“We care”, but how far will this money go?

It hasn’t rained enough to break the drought, and after Sunday’s trip to Trangie people aren’t feeling any great change in the political weather either.

It’s the second time in as many months the Prime Minister has visited the Miles’ Strathmore property in Trangie.

“We are listening, we are with you, we feel the challenges you have,” he said.

While most would be grateful for the increases to the Farm Household Allowance and increasing the asset means test as part of the $190 million package, it comes with the gripping reality that it won’t solve all of their problems and they will have to somehow hold on until the rain breaks the drought.

How far will $6,000 in the pockets of farmers actually go? Will it take them through to the next installment in March? What about the people who aren’t eligible for the Farm Household Allowance, but are being forced to take desperate measures.

The PR exercises, they’re about “showing-up” and most importantly showing the voters “out there doing it tough” that “they care”. The morning didn’t add much to the decisions already made in Canberra.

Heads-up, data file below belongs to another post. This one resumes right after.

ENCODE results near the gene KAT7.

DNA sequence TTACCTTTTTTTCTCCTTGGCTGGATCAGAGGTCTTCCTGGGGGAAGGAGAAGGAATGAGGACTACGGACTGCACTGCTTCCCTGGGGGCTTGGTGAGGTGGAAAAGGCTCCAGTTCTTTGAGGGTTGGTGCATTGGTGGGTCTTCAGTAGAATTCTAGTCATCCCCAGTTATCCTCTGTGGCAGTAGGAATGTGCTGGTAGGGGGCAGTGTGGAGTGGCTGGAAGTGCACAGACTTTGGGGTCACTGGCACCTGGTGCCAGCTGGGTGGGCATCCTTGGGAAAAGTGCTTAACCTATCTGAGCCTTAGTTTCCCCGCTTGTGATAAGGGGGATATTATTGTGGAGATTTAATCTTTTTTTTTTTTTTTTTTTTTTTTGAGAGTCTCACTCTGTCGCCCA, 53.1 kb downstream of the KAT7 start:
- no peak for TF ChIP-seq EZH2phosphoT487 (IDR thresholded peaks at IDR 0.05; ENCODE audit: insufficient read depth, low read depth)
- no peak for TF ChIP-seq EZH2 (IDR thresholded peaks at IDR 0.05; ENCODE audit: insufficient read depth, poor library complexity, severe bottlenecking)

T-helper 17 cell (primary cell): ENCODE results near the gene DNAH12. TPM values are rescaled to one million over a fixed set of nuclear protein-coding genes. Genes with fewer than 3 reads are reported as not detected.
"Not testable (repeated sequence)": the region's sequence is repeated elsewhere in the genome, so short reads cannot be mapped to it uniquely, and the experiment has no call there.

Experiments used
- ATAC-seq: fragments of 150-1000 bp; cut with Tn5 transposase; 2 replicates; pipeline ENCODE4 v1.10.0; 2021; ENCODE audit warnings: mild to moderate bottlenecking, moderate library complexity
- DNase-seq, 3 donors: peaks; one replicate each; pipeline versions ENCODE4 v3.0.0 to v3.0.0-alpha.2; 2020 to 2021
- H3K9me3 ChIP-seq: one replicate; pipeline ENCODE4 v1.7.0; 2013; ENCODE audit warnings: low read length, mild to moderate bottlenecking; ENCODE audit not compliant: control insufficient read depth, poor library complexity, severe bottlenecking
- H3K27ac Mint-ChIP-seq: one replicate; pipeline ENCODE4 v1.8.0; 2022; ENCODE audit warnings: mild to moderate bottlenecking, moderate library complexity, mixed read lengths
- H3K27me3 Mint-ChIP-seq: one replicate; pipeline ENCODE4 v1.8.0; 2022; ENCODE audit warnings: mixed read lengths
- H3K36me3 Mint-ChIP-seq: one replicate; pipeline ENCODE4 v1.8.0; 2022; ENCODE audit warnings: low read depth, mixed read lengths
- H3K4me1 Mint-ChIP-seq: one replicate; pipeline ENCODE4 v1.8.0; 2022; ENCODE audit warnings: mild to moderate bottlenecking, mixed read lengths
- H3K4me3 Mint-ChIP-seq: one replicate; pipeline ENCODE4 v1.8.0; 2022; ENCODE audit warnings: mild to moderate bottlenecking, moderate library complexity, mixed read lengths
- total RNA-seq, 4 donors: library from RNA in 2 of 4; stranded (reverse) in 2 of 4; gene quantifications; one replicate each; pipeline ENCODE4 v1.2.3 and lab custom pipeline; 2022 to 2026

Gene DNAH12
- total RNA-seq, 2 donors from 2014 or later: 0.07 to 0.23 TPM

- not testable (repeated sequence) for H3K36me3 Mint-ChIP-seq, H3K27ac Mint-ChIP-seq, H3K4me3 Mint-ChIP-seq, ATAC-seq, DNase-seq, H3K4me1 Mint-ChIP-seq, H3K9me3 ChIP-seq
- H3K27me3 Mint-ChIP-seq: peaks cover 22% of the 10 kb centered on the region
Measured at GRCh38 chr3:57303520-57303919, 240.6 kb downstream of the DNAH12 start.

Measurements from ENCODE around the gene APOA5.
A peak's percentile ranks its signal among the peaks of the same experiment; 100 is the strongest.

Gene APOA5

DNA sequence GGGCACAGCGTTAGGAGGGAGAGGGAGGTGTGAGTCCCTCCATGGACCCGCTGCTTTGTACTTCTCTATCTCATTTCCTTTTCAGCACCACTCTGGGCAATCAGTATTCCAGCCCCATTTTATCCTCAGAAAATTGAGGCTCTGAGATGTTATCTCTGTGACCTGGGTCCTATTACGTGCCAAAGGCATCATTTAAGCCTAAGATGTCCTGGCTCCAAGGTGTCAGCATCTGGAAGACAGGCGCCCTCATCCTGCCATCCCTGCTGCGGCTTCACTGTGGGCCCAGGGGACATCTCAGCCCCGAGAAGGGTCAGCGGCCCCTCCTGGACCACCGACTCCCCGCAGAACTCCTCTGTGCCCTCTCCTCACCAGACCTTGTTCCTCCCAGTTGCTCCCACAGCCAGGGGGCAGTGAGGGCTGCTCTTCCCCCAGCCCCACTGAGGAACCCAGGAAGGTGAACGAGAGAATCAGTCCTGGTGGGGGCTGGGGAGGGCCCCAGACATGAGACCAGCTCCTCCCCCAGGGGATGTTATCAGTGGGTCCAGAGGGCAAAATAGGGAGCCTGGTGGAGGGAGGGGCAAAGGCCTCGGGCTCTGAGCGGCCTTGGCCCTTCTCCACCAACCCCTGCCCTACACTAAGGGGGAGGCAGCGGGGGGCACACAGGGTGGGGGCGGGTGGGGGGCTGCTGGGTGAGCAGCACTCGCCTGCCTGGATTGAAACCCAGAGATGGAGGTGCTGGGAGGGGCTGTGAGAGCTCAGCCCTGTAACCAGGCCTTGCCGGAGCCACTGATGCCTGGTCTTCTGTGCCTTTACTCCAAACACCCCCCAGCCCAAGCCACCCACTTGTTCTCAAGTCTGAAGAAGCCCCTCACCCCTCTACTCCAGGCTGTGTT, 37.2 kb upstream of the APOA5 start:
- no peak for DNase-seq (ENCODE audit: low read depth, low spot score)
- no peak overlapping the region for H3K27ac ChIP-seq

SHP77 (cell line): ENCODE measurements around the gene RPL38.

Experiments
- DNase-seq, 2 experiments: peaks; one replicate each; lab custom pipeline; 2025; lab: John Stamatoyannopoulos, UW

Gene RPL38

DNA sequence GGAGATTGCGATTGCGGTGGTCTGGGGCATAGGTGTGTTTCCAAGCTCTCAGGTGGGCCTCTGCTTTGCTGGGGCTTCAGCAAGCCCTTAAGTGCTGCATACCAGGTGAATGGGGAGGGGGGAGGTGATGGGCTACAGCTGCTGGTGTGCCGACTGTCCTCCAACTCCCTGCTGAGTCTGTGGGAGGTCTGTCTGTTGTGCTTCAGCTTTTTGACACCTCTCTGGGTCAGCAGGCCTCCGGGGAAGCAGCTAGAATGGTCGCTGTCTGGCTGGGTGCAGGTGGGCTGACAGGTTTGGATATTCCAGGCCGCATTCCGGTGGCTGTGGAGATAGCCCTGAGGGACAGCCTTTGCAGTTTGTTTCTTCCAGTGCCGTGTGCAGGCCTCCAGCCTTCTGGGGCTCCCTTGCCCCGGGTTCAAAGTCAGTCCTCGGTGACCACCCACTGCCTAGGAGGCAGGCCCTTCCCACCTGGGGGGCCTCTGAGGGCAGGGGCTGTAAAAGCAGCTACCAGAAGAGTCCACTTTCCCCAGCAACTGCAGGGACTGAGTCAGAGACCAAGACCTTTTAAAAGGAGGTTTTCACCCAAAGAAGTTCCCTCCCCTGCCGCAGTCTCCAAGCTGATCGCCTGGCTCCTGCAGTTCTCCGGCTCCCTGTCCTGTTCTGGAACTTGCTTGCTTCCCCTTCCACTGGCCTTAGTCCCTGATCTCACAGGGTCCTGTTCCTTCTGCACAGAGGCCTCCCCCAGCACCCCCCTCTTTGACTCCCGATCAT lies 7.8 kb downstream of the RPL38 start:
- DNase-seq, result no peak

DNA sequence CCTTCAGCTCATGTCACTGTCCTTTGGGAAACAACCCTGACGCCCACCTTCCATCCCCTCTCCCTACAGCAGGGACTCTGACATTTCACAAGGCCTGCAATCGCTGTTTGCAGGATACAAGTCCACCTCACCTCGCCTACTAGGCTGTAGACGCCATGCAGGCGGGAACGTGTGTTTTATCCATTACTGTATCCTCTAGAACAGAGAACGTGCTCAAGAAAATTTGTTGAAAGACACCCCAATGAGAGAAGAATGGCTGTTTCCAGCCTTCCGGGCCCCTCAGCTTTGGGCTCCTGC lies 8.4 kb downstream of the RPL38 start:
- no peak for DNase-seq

The PM’s press team give an overall impression of “don’t be difficult” even though they invited you there to the press conference in the first place. 

A cacophony of questions were hurled in his direction, elbows-out to get under the PM’s skin, to get the answers the readers want. Yet it seemed all too quickly wrapped up by the press team. The coverage was restricted to the press conference, apart from some heavily staged walking and talking and standing around hands on hips, looking down at the drought-ridden hard earth.

Every moment was steered to ensure their message gets through over all others. ‘Staying on message’ doesn’t offer much the farmers, the local businesses and the rural communities which need their government to deliver.

There was an insistence on political sunshine when people actually want rain in the form of greater substance. 

How many times can people be told they’re resilient and they’re important because they put the food on our tables, the fibre on our backs while they face the real and devastating consequences of an unforgiving drought and a climate that is becoming more invariable than not.

Mal may not be able to make it rain, but he sure can do more to help our rural communities.